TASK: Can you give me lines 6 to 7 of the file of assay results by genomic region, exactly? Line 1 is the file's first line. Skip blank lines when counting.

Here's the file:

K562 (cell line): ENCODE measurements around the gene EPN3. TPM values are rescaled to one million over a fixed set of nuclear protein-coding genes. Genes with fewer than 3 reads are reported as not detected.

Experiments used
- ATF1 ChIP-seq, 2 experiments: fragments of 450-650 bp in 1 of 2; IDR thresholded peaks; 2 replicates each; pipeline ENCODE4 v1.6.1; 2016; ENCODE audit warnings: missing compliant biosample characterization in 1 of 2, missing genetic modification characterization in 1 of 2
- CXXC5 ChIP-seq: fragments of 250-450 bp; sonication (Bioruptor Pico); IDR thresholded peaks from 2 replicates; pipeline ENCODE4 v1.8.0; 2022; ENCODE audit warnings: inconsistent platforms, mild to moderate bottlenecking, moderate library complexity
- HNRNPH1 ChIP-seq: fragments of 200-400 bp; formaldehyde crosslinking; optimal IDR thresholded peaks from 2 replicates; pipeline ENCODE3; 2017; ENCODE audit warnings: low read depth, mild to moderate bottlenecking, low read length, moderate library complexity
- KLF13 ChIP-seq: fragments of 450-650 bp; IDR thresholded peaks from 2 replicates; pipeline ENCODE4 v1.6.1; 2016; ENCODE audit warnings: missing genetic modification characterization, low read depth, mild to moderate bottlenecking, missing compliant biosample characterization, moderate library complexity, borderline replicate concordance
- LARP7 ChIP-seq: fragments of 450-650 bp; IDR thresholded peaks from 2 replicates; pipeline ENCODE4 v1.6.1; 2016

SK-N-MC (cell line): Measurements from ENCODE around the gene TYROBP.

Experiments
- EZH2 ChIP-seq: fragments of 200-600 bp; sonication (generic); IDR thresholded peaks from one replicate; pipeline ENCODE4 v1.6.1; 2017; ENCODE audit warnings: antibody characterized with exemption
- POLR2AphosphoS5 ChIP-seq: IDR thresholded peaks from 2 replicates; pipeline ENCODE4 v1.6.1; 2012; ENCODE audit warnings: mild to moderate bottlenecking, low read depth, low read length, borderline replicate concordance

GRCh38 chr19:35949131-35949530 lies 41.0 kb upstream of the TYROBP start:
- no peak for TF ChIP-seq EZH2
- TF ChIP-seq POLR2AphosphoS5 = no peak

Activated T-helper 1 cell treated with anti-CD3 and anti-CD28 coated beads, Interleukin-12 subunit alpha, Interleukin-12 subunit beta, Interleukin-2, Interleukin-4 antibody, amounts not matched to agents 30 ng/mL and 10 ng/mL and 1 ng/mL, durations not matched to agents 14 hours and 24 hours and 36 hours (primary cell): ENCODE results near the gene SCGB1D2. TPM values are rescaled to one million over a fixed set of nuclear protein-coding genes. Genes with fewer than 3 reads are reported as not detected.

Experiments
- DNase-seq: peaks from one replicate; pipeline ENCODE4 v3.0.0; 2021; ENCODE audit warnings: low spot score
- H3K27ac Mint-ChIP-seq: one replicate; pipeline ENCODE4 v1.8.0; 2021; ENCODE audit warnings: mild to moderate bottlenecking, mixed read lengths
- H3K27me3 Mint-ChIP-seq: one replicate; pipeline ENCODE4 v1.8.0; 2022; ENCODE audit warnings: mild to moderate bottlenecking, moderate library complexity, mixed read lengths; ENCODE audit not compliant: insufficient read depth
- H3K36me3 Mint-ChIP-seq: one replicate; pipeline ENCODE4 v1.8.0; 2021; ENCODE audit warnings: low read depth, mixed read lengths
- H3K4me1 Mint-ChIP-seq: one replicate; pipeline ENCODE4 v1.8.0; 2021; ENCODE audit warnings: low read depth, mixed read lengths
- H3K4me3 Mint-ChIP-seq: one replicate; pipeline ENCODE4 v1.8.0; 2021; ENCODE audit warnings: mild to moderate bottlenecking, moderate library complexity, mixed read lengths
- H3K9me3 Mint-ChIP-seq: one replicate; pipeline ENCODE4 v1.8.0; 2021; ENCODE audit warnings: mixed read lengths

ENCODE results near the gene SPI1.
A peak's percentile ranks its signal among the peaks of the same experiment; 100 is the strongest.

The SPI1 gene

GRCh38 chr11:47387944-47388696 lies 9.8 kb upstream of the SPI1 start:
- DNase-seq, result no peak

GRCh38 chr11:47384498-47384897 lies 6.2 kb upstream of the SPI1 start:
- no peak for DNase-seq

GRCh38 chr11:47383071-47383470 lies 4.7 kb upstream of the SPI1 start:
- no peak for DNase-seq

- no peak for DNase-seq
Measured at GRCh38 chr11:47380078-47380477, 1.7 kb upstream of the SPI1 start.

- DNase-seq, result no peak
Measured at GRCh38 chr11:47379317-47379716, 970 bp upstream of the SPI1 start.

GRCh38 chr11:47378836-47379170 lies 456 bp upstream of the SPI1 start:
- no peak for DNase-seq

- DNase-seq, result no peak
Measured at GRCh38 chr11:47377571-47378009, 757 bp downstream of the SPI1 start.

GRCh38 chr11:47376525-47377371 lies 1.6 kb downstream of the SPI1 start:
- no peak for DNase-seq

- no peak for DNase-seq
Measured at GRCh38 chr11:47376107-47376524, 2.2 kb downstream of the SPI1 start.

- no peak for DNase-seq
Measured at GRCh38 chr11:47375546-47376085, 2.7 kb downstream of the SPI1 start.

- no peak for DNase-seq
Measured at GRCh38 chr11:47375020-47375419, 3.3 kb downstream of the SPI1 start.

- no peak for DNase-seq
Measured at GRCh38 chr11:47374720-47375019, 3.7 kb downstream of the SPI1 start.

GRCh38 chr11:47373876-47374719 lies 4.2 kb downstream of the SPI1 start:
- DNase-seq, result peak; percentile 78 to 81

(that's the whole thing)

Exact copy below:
- KLF13 ChIP-seq: fragments of 450-650 bp; IDR thresholded peaks from 2 replicates; pipeline ENCODE4 v1.6.1; 2016; ENCODE audit warnings: missing genetic modification characterization, low read depth, mild to moderate bottlenecking, missing compliant biosample characterization, moderate library complexity, borderline replicate concordance
- LARP7 ChIP-seq: fragments of 450-650 bp; IDR thresholded peaks from 2 replicates; pipeline ENCODE4 v1.6.1; 2016